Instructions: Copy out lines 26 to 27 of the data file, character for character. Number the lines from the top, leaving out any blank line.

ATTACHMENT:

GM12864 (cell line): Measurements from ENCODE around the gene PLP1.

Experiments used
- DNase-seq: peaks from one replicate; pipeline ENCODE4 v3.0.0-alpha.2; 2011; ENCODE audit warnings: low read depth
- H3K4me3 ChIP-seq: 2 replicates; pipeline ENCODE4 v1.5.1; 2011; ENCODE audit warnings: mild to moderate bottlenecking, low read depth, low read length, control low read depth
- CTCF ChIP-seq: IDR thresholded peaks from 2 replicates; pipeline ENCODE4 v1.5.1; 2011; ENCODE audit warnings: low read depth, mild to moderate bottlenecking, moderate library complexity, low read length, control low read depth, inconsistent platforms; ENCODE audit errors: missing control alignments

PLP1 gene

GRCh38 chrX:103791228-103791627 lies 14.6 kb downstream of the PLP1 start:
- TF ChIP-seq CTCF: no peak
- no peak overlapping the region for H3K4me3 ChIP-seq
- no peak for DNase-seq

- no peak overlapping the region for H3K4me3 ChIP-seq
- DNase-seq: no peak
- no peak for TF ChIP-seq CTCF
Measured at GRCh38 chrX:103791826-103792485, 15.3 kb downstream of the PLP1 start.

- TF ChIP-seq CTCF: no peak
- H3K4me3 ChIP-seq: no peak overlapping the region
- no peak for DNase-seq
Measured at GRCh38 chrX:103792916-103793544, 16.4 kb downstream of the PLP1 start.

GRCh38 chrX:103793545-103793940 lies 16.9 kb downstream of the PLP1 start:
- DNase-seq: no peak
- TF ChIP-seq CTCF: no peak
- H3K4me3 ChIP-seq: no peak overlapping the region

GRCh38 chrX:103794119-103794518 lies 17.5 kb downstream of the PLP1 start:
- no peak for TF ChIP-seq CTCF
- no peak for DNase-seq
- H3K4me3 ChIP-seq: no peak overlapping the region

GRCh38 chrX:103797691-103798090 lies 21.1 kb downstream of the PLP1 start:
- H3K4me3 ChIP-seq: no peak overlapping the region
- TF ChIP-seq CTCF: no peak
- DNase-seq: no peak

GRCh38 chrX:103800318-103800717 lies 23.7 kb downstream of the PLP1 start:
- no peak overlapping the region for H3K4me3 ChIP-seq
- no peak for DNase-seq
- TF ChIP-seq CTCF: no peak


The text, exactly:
- H3K4me3 ChIP-seq: no peak overlapping the region

GRCh38 chrX:103797691-103798090 lies 21.1 kb downstream of the PLP1 start: